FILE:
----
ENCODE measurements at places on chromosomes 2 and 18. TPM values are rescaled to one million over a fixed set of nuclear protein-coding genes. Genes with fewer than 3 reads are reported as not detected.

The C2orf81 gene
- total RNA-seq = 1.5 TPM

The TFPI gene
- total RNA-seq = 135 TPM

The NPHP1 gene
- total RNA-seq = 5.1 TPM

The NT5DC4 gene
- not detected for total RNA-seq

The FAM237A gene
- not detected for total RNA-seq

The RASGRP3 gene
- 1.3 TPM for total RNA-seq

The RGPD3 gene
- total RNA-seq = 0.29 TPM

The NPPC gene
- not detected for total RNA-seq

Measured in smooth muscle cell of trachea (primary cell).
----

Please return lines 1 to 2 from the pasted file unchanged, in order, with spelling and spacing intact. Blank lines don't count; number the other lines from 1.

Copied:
ENCODE measurements at places on chromosomes 2 and 18. TPM values are rescaled to one million over a fixed set of nuclear protein-coding genes. Genes with fewer than 3 reads are reported as not detected.

The C2orf81 gene